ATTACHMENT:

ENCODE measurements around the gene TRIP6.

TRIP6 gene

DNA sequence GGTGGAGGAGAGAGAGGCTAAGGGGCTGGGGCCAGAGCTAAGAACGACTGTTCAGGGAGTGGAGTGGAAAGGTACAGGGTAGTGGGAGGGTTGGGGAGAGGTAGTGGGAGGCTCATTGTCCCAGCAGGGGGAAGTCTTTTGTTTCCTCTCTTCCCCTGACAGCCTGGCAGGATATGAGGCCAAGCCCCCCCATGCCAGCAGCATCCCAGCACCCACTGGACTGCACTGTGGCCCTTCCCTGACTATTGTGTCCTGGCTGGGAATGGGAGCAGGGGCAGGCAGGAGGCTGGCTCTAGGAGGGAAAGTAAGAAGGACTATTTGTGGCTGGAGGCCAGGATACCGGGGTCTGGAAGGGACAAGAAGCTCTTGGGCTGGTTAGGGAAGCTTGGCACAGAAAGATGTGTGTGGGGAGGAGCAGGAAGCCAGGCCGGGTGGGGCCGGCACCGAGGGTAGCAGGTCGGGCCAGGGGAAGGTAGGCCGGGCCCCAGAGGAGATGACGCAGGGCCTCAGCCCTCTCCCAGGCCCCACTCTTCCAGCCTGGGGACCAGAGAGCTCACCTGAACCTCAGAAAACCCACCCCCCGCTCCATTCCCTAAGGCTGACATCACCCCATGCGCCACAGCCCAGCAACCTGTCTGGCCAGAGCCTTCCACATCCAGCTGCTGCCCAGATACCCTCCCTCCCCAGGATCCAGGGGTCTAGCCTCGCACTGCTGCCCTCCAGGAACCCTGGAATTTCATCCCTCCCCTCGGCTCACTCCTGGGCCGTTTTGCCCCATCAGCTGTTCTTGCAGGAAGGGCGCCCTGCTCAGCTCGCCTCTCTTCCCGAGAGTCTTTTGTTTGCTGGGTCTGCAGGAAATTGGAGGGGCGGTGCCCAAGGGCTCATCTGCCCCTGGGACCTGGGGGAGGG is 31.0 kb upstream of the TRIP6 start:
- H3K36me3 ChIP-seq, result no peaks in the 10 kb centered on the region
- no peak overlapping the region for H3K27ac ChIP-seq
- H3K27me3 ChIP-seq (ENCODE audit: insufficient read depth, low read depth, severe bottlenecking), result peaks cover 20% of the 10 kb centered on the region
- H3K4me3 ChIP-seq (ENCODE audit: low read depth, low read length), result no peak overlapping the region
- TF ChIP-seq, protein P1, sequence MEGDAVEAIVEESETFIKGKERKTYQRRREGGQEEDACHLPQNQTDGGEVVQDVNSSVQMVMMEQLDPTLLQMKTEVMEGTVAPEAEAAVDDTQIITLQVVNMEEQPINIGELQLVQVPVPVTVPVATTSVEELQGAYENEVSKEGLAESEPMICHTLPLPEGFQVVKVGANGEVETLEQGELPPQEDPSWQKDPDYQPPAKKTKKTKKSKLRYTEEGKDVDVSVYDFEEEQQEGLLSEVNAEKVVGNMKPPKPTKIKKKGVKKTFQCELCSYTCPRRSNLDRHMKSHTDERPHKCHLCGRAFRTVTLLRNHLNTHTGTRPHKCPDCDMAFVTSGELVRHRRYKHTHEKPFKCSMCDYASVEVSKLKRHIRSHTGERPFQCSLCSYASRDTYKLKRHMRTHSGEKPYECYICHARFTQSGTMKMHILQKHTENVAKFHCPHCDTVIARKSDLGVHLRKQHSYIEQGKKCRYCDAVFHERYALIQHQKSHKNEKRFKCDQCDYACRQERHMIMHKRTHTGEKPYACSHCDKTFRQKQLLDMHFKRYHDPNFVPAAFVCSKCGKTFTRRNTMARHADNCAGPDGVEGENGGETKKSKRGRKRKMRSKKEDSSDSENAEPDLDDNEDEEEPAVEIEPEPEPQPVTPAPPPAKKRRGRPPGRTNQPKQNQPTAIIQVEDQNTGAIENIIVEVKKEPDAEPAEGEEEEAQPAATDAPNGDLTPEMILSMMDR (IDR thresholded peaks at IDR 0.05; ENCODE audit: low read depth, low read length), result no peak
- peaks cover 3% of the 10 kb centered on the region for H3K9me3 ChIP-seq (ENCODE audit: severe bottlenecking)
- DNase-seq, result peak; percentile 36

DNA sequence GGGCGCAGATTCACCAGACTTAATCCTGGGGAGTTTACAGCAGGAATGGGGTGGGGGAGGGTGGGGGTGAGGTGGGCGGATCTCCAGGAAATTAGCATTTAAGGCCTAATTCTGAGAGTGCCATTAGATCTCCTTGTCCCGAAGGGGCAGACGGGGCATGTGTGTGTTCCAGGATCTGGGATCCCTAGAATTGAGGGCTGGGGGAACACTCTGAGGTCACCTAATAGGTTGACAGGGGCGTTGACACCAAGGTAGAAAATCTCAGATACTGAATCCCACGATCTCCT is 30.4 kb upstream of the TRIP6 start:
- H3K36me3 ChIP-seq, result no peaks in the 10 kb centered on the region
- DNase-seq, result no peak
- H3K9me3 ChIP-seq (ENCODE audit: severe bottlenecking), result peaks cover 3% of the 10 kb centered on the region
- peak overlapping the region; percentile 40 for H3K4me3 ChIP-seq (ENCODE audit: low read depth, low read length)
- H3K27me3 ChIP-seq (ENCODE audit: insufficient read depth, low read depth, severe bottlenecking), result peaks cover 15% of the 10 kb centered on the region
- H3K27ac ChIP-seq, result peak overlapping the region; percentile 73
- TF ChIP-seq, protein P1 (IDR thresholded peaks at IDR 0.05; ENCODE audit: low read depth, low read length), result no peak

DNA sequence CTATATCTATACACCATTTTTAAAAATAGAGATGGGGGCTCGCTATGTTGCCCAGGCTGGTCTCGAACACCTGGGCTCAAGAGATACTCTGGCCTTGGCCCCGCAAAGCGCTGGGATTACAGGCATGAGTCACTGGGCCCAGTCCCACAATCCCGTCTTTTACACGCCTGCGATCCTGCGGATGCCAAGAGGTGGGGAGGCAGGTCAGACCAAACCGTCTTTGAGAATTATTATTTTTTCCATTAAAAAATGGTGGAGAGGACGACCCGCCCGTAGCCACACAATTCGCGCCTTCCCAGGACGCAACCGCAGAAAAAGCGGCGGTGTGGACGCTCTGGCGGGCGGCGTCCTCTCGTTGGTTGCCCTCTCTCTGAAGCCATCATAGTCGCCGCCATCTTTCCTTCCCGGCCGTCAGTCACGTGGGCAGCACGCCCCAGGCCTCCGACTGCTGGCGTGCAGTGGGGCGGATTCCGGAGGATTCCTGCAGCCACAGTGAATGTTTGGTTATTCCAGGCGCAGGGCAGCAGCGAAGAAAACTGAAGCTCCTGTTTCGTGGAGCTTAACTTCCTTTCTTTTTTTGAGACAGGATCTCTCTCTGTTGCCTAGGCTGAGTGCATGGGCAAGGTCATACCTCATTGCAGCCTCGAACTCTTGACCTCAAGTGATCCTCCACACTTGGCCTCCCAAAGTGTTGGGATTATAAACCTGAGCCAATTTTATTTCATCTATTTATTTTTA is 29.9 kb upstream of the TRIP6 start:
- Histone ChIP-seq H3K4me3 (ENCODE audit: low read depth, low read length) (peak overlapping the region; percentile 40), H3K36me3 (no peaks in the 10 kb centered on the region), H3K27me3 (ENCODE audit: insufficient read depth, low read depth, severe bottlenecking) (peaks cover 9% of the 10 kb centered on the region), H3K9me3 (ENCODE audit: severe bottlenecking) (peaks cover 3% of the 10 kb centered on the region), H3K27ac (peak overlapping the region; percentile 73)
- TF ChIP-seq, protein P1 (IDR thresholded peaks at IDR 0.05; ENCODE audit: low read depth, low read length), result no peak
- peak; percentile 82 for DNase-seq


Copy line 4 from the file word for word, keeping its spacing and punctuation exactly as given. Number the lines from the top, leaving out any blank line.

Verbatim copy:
- H3K36me3 ChIP-seq, result no peaks in the 10 kb centered on the region